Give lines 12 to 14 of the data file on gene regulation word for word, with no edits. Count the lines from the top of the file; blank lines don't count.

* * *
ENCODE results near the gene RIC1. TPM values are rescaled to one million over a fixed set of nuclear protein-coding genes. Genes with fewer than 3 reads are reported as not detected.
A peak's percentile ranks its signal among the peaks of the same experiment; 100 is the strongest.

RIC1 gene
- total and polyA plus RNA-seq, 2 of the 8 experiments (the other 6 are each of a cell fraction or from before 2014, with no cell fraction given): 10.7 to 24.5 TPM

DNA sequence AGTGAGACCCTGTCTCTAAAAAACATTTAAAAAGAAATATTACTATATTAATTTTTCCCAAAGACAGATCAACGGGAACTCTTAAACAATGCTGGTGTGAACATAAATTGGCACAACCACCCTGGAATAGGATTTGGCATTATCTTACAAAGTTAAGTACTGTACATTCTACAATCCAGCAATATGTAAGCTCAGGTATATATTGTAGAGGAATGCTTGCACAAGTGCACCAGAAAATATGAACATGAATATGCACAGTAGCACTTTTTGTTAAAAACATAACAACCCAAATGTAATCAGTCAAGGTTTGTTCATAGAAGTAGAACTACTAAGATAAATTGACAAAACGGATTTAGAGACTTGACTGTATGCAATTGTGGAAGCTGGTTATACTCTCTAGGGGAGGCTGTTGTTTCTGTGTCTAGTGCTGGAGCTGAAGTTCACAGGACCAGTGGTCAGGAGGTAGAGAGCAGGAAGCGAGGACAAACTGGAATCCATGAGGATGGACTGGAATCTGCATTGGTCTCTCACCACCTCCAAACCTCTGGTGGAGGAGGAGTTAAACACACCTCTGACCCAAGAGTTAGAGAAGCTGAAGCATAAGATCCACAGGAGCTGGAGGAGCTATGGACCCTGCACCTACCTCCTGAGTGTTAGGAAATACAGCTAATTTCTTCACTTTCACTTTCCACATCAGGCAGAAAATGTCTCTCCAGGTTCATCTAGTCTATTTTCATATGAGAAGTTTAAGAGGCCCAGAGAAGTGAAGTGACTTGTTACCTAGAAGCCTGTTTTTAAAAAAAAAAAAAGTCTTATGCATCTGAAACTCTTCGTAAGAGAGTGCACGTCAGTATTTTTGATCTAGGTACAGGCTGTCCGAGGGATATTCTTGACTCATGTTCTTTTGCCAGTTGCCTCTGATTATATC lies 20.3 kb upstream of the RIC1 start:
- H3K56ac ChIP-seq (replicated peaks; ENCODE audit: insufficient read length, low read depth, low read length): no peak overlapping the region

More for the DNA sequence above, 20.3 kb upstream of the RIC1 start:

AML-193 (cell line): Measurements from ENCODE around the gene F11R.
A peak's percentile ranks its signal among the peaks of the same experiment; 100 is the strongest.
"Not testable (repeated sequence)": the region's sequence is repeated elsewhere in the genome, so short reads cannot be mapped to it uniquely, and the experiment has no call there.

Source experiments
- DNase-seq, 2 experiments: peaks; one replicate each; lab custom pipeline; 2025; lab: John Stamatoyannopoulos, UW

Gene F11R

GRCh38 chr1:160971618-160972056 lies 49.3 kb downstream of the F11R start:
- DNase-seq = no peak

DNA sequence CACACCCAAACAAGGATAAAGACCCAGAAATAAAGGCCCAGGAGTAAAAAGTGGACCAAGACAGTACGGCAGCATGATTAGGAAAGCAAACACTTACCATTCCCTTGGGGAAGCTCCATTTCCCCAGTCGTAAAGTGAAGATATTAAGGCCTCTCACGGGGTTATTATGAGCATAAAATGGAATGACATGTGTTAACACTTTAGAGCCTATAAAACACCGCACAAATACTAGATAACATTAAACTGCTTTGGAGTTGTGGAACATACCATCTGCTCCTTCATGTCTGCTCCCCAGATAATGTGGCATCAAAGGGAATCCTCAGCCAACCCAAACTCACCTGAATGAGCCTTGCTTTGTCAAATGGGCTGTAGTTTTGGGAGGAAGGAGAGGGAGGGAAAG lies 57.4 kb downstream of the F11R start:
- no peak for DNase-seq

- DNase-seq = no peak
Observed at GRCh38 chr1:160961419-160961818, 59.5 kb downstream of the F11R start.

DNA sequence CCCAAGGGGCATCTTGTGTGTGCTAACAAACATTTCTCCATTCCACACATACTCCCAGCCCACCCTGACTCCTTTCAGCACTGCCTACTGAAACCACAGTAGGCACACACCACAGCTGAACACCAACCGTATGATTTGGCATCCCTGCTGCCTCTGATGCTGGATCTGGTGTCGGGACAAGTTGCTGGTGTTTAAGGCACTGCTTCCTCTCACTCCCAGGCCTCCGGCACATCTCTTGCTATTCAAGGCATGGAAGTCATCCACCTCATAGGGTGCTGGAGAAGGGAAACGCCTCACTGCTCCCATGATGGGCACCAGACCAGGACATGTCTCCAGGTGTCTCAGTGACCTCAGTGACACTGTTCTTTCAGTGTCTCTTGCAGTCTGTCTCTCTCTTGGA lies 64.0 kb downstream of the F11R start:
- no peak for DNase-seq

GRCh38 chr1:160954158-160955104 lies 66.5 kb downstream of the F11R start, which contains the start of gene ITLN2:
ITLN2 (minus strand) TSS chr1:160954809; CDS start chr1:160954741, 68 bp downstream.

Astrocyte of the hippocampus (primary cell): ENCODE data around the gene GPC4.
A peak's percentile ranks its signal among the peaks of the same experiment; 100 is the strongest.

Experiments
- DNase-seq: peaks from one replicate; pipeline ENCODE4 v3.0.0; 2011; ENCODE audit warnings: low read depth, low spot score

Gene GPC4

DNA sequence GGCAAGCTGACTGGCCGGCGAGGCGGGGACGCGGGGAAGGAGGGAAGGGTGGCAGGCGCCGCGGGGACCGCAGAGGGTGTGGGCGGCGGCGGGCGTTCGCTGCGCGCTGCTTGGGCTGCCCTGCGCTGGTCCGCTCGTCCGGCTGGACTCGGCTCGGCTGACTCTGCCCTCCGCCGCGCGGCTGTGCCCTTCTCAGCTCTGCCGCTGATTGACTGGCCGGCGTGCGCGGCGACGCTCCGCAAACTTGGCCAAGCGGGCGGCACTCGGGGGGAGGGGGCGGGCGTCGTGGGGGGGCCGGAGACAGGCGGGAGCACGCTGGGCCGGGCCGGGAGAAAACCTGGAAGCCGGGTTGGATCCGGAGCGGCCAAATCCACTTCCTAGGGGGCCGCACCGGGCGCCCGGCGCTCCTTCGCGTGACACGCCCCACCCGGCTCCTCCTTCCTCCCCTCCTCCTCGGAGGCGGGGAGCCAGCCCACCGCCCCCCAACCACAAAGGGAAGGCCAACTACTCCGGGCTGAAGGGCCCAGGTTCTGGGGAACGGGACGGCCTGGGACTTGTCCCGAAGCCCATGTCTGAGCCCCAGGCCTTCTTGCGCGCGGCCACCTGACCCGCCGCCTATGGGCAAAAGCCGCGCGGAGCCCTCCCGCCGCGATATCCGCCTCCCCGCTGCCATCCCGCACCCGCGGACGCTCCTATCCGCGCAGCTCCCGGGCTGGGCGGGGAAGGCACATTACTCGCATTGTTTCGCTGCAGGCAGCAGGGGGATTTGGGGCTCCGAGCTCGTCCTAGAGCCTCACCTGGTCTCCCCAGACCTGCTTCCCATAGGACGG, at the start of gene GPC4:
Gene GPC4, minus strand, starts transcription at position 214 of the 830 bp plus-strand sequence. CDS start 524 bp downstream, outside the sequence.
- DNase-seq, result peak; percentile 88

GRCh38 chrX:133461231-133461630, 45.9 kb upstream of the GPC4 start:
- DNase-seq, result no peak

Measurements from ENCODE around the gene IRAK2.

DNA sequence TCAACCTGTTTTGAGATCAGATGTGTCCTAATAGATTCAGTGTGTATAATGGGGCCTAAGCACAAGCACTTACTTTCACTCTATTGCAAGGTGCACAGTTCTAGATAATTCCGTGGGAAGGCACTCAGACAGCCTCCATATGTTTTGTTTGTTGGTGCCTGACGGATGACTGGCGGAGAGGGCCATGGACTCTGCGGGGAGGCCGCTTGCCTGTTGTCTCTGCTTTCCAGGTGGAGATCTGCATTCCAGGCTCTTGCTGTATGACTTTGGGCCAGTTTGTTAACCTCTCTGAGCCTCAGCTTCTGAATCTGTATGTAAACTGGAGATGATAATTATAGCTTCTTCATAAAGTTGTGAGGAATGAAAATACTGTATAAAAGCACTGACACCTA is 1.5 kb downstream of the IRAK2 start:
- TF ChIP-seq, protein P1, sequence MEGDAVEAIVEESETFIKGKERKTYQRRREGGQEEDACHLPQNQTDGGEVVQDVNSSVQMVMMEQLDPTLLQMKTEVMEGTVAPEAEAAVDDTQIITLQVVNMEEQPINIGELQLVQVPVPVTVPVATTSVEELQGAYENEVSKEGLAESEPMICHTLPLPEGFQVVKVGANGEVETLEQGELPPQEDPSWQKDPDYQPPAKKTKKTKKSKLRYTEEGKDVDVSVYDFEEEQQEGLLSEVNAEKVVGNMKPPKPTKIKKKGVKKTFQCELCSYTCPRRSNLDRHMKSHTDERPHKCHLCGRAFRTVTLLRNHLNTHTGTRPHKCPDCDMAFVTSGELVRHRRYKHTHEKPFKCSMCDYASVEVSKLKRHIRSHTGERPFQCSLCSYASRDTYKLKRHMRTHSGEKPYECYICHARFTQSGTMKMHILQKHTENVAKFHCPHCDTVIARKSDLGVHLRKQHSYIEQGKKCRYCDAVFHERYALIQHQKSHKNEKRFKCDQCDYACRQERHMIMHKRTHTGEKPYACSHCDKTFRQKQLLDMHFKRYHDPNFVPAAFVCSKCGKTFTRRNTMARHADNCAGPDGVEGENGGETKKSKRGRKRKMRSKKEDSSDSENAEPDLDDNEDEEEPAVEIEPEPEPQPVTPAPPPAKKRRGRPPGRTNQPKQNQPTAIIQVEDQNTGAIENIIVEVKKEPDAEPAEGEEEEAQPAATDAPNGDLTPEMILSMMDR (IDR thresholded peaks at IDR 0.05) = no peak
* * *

- DNase-seq, 2 experiments: peaks; one replicate each; lab custom pipeline; 2025; lab: John Stamatoyannopoulos, UW

Gene F11R

GRCh38 chr1:160971618-160972056 lies 49.3 kb downstream of the F11R start: